June 28, 2019
Lots of people think root canals are painful procedures. However, the pain associated with root canals often comes from the pain beforehand which is fixed by the procedure itself. This pain is typically caused by an infection reaching the inner area of the tooth, called the pulp. Seeing your dentist is the only way to determine if you need a root canal in Jacksonville, but if you experience any of these 7 symptoms, chances are it may be necessary.
What Is a Root Canal?
A root canal is the small canal through which your nerve tissue connects with your gums and jawbone through the inside of your tooth’s root. When decay reaches the inner layer of your tooth, root canal therapy is applied to remove the pulp. Your endodontist in Jacksonville will create a small hole in the top of the tooth, remove the nerve tissue and pulp, and refill the pulp layer with a biocompatible substance. Then, your dentist will almost always cover up the tooth with a dental crown to protect it.
1. Persistent Pain
The most common sign that you need root canal therapy is constant pain. If you have trouble doing activities like eating and drinking without pain, see your dentist as soon as possible. They will examine your tooth to see if nerves or blood vessels have become infected or inflamed. If so, they may prescribe antibiotics to see if that solves the problem.
2. Sensitivity to Hot and Cold Temperatures
If eating ice cream sends a searing pain through your mouth, that’s a probably sign that you need a root canal. On the other hand, if you have ever turned down hot coffee or tea because you know it will hurt, that’s another common sign. Even if your sensitivity is only mild, see your dentist right away to see if you need treatment.
3. Swollen Gum Area
If your gums are swollen, it can be indicative of a bacterial infection. In this case, your dentist may try antibiotic treatment to see if the swelling lessens. If not, a root canal may be necessary.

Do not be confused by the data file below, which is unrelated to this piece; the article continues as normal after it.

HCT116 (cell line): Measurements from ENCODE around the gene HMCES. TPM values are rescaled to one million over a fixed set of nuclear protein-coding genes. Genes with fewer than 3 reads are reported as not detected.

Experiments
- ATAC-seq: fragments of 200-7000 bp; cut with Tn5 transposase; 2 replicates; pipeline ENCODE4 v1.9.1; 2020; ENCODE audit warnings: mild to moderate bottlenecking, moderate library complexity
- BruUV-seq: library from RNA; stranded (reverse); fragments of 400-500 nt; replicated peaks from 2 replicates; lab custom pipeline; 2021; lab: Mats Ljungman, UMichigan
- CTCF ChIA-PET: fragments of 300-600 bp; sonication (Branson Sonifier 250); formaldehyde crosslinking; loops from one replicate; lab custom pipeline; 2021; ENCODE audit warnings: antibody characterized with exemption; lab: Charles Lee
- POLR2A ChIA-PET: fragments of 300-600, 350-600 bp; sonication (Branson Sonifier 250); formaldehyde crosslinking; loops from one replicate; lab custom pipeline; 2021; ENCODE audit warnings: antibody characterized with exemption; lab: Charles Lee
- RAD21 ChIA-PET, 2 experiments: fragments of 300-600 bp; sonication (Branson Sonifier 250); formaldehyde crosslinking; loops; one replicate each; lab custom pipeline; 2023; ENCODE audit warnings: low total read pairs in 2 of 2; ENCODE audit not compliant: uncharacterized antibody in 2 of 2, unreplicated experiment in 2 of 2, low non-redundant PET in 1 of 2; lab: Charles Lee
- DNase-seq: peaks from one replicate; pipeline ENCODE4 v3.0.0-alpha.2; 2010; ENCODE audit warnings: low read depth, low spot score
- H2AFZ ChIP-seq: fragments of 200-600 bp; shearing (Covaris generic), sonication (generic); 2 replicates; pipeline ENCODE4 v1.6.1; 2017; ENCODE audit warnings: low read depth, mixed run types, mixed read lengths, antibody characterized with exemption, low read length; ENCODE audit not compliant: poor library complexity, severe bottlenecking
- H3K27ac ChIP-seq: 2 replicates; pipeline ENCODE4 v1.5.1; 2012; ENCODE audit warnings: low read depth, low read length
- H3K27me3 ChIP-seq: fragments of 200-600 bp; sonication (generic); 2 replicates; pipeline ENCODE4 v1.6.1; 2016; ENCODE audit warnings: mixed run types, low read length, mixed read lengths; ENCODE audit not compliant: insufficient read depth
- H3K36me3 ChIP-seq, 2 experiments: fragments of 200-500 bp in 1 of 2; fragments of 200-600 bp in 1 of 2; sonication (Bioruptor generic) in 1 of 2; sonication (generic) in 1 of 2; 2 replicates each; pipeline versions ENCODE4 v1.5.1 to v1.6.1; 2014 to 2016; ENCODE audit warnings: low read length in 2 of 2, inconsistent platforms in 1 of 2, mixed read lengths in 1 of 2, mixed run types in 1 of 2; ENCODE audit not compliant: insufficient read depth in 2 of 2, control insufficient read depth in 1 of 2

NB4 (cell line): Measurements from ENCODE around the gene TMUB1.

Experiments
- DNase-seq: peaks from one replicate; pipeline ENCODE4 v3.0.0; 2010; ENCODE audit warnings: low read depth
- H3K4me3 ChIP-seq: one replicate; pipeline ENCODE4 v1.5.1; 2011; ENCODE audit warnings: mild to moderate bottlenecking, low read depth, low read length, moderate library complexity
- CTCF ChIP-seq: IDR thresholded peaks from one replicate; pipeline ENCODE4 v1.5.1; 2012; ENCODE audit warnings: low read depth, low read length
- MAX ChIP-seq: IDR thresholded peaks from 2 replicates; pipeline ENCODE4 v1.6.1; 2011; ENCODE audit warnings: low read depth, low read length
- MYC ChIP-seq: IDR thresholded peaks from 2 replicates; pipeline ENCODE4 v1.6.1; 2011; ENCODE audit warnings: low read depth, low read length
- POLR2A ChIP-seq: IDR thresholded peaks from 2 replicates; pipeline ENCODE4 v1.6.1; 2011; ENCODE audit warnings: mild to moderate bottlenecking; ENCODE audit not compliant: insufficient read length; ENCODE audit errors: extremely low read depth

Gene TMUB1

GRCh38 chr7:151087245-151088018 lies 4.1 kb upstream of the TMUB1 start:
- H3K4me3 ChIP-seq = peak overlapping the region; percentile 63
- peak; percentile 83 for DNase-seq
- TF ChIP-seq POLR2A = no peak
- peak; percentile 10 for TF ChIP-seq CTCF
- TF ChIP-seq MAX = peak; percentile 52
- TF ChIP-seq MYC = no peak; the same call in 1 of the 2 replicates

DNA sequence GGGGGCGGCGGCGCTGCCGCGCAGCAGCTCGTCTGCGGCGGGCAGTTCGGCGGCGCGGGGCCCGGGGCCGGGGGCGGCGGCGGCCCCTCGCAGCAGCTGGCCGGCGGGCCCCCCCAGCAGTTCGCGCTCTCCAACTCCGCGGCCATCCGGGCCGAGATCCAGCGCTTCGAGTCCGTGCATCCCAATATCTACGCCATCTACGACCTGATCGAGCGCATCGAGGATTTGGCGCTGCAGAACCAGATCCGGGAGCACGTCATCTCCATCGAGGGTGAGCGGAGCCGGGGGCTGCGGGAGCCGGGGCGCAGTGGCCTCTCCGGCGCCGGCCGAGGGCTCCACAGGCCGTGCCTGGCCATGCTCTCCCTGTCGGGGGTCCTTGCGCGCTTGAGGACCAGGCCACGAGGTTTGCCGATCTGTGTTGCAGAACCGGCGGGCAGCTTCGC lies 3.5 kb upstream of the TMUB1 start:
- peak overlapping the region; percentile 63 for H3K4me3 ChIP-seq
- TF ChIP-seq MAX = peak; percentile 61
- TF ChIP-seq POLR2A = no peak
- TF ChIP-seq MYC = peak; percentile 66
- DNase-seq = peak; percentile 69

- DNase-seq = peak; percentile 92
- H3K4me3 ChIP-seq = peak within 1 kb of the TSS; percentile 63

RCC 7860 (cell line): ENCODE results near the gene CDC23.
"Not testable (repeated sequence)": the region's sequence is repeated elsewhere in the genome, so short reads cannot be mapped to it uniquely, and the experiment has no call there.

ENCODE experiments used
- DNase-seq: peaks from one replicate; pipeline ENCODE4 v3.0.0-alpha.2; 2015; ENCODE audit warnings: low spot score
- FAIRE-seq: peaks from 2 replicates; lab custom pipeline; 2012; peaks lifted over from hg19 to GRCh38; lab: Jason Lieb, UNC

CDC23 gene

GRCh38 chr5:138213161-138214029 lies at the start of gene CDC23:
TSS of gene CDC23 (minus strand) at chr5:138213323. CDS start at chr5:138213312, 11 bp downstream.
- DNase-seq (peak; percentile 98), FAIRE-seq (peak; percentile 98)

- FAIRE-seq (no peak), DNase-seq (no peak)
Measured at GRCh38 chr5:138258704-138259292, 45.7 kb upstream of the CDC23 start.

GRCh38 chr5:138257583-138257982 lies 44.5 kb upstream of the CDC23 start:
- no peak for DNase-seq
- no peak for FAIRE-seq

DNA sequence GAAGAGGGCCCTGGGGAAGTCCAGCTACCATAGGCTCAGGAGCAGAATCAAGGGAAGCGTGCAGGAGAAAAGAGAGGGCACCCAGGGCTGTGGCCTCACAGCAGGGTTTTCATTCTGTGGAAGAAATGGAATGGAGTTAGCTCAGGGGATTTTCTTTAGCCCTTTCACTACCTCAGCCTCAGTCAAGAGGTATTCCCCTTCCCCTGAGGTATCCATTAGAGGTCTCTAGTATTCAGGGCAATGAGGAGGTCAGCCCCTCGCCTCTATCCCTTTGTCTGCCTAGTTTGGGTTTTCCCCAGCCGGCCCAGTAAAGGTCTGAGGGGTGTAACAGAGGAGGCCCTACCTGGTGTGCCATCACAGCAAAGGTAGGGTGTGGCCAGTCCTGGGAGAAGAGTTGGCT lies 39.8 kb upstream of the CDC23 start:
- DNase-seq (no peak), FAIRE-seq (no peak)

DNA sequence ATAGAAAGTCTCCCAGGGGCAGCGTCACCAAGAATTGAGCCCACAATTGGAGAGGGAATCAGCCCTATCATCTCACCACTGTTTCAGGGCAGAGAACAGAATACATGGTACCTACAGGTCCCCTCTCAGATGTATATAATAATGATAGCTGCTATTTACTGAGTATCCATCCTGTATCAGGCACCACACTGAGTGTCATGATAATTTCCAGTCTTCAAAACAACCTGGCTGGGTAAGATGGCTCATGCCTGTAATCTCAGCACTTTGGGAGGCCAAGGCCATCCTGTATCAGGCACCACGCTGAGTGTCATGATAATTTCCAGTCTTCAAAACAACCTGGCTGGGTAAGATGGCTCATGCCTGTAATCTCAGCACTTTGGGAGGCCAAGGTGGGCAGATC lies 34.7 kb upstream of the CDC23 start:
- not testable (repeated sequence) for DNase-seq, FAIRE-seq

4. Chipped or Cracked Tooth
Your tooth can get cracked or chipped for a few reasons, such as:
- Injury during sports
- Eating very hard foods
- Previous dental procedures going awry
Chips or cracks in the tooth can expose the nerve, making it more vulnerable to infection. If your tooth has been injured, even if it doesn’t hurt, contact your dentist to make sure a root canal is not needed.
5. Dark Coloring Around the Tooth’s Root
Discoloration of the tooth can be the result of a few things, including:
- Poor oral hygiene
- Exposure to food and drink that stains the tooth’s enamel
- Nerve damage beneath the surface of the tooth
Let your dentist know right away if your tooth has a different color than normal.
6. Deep Decay
Once a cavity has reached the inner layer of your tooth, a root canal is pretty much the only treatment option. This is why routine dental appointments are so vital to preventing root canal therapy. Your dentist can fill your cavities and prevent them from getting bad enough to warrant a root canal.
7. Sensitivity That Lasts a Long Time
If you experience sensitive teeth every once in a while, it might not be much to worry about. But if your sensitivity has persisted for days or even weeks, it’s time to let your dentist know. It could be a serious sign that the root of your tooth is infected.
Root canals may sound scary if you’ve never had one, but most patients are actually relieved once they get one. It heals their pain and makes them feel much more comfortable. If any of the signs listed above describe you, it’s urgent that you alert your dentist.
About the Author
Dr. Andrew Calhoun is an endodontist, a dentist who specializes in diagnosing and treating diseases of the inner layer of the tooth. He earned his Doctor of Dental Medicine degree from the University of Florida College of Dentistry. He is a member of several professional organizations, including the American Association of Endodontics. If you think you may need a root canal, contact Dr. Calhoun here or call him at (904)-262-9466.
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